Ban of guns in the US
Debate Rounds (3)
Keep guns just make them harder for crazy people to get!
I would like to thank my opponent for initiating a debate on a topic I feel very strongly about. Best of luck!
Almost anyone of legal can purchase a gun. I could walk six or seven blocks, peel out some bills to a private dealer, and walk home with a handgun. The existing restrictions on gun purchases are as follows: federal law prevents the sale of weapons to people who have been convicted of a felony, have a warrant out for their arrest, have used drugs within the past year, were committed involuntarily to a mental institution or ruled mentally incompetent by a judge, are living in the U.S. illegally, have a domestic-violence-related restraining order against them or have a misdemeanor domestic violence conviction. People who were dishonorably discharged from the military or who have renounced their U.S. citizenship are also barred from gun purchases. While these federal restrictions sound entirely rational and appropriately strict, this is not to say that some people do not slip through the cracks. An example of this occurred in 2007, when Seung-Hui Cho purchased a gun from a licensed dealer--this after being declared mentally ill by a judge in 2005--and then killed 32 people at Virginia Tech.
Even with these federal restrictions in place, this will not prevent people from purchasing guns on the black market where anyone with the money can purchase a weapon. Also, some people may have access to guns belonging to other people in their homes, such as Adam Lanza, who killed twenty-six people at the Sandy Hook Elementary School just last year. Twenty of these victims were children. With the current flawed system, anyone with enough determination can get a gun, and this can lead to senseless violence and bloodshed.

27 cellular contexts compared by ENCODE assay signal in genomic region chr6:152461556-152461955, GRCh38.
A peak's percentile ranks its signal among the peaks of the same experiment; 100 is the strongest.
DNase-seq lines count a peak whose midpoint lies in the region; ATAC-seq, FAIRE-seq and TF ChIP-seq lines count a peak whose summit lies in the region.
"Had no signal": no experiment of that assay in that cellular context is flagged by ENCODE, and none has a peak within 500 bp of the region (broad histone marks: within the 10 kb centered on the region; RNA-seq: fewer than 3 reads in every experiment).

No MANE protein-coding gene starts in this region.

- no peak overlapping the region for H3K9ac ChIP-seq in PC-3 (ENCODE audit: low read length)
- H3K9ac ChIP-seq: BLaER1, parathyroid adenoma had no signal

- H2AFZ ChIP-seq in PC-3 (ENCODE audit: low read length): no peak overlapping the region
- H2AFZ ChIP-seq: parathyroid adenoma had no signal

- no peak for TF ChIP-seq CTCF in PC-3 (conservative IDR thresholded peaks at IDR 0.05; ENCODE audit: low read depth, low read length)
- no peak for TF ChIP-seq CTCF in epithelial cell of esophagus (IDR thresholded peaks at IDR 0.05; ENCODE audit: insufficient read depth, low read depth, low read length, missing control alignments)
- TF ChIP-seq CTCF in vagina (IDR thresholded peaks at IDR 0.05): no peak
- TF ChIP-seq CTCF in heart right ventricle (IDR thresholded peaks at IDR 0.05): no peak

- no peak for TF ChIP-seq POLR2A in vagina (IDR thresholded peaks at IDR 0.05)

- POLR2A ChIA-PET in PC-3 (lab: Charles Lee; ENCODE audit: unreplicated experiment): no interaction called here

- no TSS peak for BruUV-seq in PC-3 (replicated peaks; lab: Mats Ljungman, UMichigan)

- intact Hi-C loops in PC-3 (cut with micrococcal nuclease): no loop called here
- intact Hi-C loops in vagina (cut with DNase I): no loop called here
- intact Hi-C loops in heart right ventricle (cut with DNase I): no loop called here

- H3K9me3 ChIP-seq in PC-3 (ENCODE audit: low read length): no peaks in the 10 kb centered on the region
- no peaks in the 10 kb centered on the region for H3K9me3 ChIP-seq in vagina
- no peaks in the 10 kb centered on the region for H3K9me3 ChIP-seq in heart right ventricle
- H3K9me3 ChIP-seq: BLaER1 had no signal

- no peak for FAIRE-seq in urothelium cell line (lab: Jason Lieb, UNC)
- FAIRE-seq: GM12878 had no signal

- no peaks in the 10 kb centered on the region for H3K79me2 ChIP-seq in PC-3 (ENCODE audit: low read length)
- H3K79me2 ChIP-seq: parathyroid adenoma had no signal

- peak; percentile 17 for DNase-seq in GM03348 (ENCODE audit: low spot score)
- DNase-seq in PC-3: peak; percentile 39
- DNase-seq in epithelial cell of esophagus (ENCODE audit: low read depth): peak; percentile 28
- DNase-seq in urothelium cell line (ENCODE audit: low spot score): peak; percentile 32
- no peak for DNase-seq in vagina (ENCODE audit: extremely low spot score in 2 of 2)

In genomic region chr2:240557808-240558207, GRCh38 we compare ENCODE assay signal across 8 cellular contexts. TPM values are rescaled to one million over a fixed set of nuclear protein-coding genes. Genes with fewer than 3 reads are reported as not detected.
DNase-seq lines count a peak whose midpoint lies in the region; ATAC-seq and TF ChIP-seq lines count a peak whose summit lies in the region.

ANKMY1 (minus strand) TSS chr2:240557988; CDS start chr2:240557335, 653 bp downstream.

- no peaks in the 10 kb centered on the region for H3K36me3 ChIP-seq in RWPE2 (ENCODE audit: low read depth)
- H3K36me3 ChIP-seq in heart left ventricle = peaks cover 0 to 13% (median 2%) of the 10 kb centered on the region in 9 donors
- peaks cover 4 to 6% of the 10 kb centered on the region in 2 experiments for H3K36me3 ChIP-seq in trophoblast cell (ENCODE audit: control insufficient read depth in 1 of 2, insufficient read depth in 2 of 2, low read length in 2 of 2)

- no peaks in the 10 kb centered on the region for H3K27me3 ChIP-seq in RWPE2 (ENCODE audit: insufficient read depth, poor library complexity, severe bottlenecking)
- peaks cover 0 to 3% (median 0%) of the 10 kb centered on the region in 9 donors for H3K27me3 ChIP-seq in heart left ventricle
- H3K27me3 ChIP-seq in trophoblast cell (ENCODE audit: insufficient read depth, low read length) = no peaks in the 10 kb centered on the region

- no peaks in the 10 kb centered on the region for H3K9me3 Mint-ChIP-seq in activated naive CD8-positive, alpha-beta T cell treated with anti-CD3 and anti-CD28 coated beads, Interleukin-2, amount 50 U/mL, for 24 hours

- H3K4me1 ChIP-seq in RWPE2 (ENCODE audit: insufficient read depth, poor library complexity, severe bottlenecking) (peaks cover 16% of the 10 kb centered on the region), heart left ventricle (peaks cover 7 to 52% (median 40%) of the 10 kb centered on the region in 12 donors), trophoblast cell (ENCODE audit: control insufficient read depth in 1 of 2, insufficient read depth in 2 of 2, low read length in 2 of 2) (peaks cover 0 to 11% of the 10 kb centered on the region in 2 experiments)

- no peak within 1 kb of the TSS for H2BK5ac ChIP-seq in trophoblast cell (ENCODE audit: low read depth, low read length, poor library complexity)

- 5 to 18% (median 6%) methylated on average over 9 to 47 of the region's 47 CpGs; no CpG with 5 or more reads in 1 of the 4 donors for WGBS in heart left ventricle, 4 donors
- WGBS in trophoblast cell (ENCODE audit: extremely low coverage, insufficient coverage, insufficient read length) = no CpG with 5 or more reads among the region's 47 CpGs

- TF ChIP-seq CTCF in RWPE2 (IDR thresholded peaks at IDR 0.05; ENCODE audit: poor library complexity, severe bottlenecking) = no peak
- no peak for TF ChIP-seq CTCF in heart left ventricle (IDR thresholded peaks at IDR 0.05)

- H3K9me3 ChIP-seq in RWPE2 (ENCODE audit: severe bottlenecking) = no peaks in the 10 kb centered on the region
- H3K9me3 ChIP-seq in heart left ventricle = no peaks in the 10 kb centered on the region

In regards to my opponents statement on hunting--is it morally just to put the safety of our people at risk so some citizens can hunt and kill animals for sport?
My opponent also asserts that gun ownership provides protection to homeowners who may be threatened. On particularly alarming statistic regarding this: guns kept in a family home for self-protection are 43 times more likely to kill a family member, friend, or acquaintance than a stranger. In a hypothetical scenario where all guns were banned (barring on-duty police officers and the like), someone who is breaking into a home would not be armed with a gun to threaten the victim with. They may have some sort of weapon, such as a knife, but not a gun. If all guns were banned and the ban was strictly regulated, we would have no need for guns in self-defense. As the amount of violence drops, the need for self-defense drops as well. (I fully understand that this is an idealistic scenario, but nonetheless.) Guns do not make America any safer. If it did, we would be the safest country on earth, given the fact that our nation has more guns per capita than any other nation in the world--yet we are not even close to that.
Banning guns would cut down on violence altogether. Japan, which has rather restrictive gun laws and more than a third of our population, had 47 gun-related deaths last year. America had 3,067. America also had six gun-related massacres in the year of 2013. We simply cannot afford to lose so many precious human, at any cost. We have to ask ourselves--do we care more for the lives and wellbeing of ourselves and those around us, or for the Second Amendment? The former must take precedence over the latter. With the continued ownership of guns, we will see no drop in violence levels, and, as seen throughout history, violence only begets further violence.
Cameronkliber forfeited this round.
Extend all arguments.
Cameronkliber forfeited this round.
krz forfeited this round.
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